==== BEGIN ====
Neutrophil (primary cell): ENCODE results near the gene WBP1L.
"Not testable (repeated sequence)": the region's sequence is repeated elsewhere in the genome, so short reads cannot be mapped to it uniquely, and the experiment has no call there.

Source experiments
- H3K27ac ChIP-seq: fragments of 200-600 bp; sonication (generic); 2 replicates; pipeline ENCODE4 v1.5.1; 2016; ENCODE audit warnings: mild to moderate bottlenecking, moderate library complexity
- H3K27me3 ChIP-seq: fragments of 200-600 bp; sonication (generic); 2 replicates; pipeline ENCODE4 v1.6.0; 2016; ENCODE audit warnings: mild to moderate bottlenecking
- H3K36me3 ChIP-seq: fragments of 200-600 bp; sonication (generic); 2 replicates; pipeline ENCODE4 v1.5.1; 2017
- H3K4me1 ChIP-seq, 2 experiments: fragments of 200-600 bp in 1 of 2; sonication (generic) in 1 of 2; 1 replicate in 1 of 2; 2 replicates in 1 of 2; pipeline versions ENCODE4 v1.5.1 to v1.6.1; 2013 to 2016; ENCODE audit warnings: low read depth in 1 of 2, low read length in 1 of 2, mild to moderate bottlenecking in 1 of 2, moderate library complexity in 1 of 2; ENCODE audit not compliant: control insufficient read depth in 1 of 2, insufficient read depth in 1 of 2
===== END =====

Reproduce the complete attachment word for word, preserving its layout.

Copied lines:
Neutrophil (primary cell): ENCODE results near the gene WBP1L.
"Not testable (repeated sequence)": the region's sequence is repeated elsewhere in the genome, so short reads cannot be mapped to it uniquely, and the experiment has no call there.

Source experiments
- H3K27ac ChIP-seq: fragments of 200-600 bp; sonication (generic); 2 replicates; pipeline ENCODE4 v1.5.1; 2016; ENCODE audit warnings: mild to moderate bottlenecking, moderate library complexity
- H3K27me3 ChIP-seq: fragments of 200-600 bp; sonication (generic); 2 replicates; pipeline ENCODE4 v1.6.0; 2016; ENCODE audit warnings: mild to moderate bottlenecking
- H3K36me3 ChIP-seq: fragments of 200-600 bp; sonication (generic); 2 replicates; pipeline ENCODE4 v1.5.1; 2017
- H3K4me1 ChIP-seq, 2 experiments: fragments of 200-600 bp in 1 of 2; sonication (generic) in 1 of 2; 1 replicate in 1 of 2; 2 replicates in 1 of 2; pipeline versions ENCODE4 v1.5.1 to v1.6.1; 2013 to 2016; ENCODE audit warnings: low read depth in 1 of 2, low read length in 1 of 2, mild to moderate bottlenecking in 1 of 2, moderate library complexity in 1 of 2; ENCODE audit not compliant: control insufficient read depth in 1 of 2, insufficient read depth in 1 of 2